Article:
The Rebeccas’ Guide to Being a Sustainable Remote Worker

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By Rebecca Reese and Rebecca Reap

The COVID-19 pandemic has shifted the world in more ways than we can count, including forever changing not only the way we work, but where we work. That’s not expected to change any time soon either, as surveys find more than 90% of remote employees want to stay that way. 

Although it’s true that carbon emissions are almost back at pre-pandemic levels (even as employees aren’t making a daily commute), two Kickstand employees (with similar names and passions) are highlighting how to be sustainable remote workers this Earth Month. 

  1. Why do you care about sustainability?
Rebecca Reese: Being sustainable is something I really started to care about just a couple of years ago. When everything started changing in 2020, so did my perception of my own impact on the world. One way for me to make a positive change was putting in effort to be more eco-friendly. 

Rebecca Reap: I remember caring about the environment and sustainability from a young age, but it seemed impossible to make meaningful changes without totally disrupting my lifestyle. Then, I heard about Lauren Singer, AKA the girl who fit years worth of trash into a single jar. She was a college student living in NYC at the time, and I thought if she can do that, surely there are a few things I can do as well.

  1. How did your sustainability habits change when you started working from home? 


Reese: In 2020, I was working in broadcast journalism and had a very different lifestyle than I do now. For starters, I worked in the newsroom overnight and, frankly, I was exhausted all the time. Most of my decisions were made based on convenience. This looked like buying plastic bottles of coffee, packaged snacks, etc. then throwing them away. Now that I work at home I have the opportunity to cook proper meals for myself and can easily avoid single-use products. 

Reap: Working from home gave me time I didn’t have before; rather than rushing out the door and picking up a coffee on the way, I bought an espresso maker from a thrift store, watched a “how-to” video, and now I spend the first 15 minutes of every morning making lattes at home vs. sitting in traffic. Instead of throwing away my empty rosewater toner bottle, I learned how to make my own and refilled it myself. Having more time to learn new things and explore my hobbies has made it easier than ever to try new sustainability habits.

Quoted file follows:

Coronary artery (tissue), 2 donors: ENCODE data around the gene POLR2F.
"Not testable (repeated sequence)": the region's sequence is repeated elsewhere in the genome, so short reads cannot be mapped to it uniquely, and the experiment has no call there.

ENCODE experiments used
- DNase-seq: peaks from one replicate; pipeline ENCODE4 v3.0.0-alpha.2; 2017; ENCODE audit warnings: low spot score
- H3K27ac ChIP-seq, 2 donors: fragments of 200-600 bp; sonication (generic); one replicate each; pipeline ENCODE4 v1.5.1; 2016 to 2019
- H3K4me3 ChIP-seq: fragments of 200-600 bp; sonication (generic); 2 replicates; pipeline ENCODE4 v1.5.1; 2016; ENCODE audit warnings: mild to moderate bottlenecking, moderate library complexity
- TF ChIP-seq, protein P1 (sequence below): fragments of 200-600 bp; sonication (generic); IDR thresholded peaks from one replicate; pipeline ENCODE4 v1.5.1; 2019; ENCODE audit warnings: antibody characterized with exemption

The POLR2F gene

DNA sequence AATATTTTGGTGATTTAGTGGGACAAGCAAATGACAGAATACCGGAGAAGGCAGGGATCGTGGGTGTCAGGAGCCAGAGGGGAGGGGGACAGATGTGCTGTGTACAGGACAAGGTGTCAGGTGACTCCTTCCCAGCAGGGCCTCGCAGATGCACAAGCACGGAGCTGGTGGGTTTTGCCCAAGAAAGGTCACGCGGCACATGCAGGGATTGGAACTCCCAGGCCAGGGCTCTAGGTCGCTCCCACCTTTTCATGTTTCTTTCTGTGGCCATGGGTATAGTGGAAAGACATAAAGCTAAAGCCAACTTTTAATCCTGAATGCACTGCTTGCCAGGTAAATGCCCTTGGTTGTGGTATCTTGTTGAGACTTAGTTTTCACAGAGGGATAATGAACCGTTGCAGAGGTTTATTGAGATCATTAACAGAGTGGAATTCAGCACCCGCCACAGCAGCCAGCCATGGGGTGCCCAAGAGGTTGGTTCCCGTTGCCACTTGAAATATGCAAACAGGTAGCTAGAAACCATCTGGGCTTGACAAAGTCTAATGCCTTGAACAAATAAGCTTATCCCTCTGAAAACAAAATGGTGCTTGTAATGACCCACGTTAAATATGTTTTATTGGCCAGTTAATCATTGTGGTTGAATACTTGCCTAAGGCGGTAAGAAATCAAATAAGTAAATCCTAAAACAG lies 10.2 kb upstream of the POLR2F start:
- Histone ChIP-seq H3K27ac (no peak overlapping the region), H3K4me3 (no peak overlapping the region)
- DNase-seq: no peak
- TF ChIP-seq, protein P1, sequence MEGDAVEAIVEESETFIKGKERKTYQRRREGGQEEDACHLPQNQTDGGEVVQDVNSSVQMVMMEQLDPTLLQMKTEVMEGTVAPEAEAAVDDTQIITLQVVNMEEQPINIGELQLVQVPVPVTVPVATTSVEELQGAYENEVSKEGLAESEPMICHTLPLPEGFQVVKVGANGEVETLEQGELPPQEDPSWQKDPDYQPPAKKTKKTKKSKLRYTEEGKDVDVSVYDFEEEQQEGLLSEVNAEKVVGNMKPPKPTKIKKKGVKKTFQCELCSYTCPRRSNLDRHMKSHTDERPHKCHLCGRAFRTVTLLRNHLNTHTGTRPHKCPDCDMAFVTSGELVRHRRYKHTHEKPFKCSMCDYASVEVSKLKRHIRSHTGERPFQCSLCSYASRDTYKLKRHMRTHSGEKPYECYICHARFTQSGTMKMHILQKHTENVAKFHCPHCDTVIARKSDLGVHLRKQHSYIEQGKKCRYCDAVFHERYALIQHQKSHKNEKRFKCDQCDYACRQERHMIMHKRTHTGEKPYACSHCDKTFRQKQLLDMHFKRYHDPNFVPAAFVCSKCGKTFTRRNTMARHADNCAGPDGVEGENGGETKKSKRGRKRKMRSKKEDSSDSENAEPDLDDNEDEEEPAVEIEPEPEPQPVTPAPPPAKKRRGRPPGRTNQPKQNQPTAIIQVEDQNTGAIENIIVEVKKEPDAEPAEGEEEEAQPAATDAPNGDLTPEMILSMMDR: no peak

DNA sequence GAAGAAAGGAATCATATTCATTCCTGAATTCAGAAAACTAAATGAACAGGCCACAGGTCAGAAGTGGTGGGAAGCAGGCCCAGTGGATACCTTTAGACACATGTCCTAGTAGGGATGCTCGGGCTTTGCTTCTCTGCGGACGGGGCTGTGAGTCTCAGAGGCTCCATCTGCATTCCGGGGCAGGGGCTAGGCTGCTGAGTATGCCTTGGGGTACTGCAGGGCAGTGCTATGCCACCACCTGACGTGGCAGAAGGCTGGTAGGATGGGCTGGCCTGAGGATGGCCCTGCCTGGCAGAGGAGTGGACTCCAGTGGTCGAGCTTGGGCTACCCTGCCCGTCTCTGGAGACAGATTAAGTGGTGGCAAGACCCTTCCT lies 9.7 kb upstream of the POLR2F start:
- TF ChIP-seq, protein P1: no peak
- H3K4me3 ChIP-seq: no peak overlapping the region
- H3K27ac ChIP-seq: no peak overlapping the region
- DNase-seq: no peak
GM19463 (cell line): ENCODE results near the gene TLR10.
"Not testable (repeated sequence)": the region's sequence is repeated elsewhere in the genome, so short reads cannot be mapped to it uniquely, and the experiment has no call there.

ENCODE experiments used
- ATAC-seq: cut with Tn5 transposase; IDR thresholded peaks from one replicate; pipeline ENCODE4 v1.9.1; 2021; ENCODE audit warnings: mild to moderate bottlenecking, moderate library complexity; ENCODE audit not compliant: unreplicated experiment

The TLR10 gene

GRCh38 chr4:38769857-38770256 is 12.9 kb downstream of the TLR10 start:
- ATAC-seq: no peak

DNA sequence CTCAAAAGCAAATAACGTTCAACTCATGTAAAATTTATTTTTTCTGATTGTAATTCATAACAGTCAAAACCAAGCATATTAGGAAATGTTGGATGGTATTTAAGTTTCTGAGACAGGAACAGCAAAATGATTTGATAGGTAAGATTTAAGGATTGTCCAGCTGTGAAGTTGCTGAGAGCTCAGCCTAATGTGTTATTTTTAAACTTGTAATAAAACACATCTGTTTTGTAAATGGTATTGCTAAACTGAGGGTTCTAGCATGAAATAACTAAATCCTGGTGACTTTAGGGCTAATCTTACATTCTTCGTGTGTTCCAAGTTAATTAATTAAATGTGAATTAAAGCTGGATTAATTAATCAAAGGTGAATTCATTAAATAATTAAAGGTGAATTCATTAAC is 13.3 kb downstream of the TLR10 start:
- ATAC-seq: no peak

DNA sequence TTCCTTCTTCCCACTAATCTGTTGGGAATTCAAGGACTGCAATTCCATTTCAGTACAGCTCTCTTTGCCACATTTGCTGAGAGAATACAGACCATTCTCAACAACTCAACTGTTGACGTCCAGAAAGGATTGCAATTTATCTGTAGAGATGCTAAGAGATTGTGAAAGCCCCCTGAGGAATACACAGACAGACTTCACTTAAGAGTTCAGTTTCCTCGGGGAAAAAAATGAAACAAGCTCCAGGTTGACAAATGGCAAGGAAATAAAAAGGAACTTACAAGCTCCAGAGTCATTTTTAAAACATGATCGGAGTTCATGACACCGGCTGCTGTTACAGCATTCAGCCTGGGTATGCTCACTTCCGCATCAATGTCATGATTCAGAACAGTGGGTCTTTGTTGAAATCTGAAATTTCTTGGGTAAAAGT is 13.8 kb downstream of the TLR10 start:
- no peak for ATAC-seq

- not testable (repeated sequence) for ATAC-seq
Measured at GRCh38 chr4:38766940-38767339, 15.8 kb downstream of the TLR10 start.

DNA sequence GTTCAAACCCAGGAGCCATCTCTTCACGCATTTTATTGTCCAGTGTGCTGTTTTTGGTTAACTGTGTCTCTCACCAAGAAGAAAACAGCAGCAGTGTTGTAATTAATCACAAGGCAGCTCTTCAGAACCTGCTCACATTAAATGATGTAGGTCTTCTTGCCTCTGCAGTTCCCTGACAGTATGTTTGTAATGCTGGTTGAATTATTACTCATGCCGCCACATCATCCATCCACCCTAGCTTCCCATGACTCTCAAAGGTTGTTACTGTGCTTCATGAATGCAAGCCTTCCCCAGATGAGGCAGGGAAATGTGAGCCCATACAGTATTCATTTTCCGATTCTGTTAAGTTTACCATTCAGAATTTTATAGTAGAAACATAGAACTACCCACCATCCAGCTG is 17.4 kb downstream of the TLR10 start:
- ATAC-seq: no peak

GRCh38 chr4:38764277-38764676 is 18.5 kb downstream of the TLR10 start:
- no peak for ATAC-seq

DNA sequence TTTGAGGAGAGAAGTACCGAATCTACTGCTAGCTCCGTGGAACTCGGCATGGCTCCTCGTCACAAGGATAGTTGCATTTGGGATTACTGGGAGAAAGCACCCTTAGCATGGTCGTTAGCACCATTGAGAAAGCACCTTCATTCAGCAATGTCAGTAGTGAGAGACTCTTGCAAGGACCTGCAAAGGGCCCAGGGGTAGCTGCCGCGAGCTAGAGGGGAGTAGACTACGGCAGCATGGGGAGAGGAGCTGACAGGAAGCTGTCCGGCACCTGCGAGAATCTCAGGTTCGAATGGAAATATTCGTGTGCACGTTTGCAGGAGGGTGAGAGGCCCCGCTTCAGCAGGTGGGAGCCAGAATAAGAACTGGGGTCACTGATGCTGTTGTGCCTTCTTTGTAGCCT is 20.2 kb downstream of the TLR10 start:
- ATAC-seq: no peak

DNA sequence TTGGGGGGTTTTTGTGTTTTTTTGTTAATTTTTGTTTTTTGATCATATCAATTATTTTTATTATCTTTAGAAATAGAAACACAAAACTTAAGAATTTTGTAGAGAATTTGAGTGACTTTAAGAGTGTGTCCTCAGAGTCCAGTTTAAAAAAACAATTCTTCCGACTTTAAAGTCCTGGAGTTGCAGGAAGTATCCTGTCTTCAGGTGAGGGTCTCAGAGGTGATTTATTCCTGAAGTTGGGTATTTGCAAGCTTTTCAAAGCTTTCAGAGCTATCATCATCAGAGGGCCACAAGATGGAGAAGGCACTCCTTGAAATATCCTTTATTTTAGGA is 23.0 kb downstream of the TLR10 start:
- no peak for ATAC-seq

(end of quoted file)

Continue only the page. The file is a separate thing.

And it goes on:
1. What’s something you tried and didn’t stick?
Reese: One product I tried that didn’t stick was un-paper towels. They’re basically clothes that you roll up and use in place of regular paper towels. To this day, my biggest unsustainable habit is how many paper towels I use. However, I did cut down because I kept the un-paper towels and found other uses for them. For example, I keep some in the cabinet to use as cleaning rags. 

Reap: One of the first package-free products I tried was shampoo bars. It seemed like the easiest product swap, and it was for a while – that is until I started coloring my hair. I accepted that this was one area where I needed to make a compromise and chose to go with products that would be better for my hair. To make up for buying products with more packaging, I made an effort to make each product last longer and took the time to appropriately recycle the packaging.

  1. What’s your go-to sustainable work from home product?

Reese: My reusable K-Cup! Single-serve coffee makers create a lot of plastic waste, so my reusable attachment gives me the best of both worlds. No need to brew an entire pot every morning, and I’m not contributing to the billions of pods already in our landfills (…ugh).  

Reap: It’s not exactly a product, but Facebook Marketplace. I’ve bought all of my work-from-home office furniture (and nearly all of my home furniture) from Facebook marketplace and other thrift stores.

  1. What’s your advice to anyone who wants to be a more sustainable remote worker? 

Reese: There are really small things you can do to save energy and live more sustainably. Since I’m home all day, I like to work by the windows and use as much natural light as I can before flipping the lights on. Another tip is unplugging devices as much as possible to reduce “vampire energy” or decreasing the brightness on your laptop screen to make your battery last longer. If it’s something you’re interested in, I would start small and only make one change at a time.

Reap: Make changes that fit your lifestyle. Take stock of what you’re already doing and see if there are little sustainable swaps you can make here and there. For example, I love to shop, but I know buying “new” has a pretty significant environmental impact. Rather than give up shopping completely, I opted for thrifting and buying used as often as possible. And instead of throwing away clothes, I started donating and recycling fabric instead. Living more sustainably is not about changing everything you do, it’s just about finding sustainable alternatives to what you’re already doing. 

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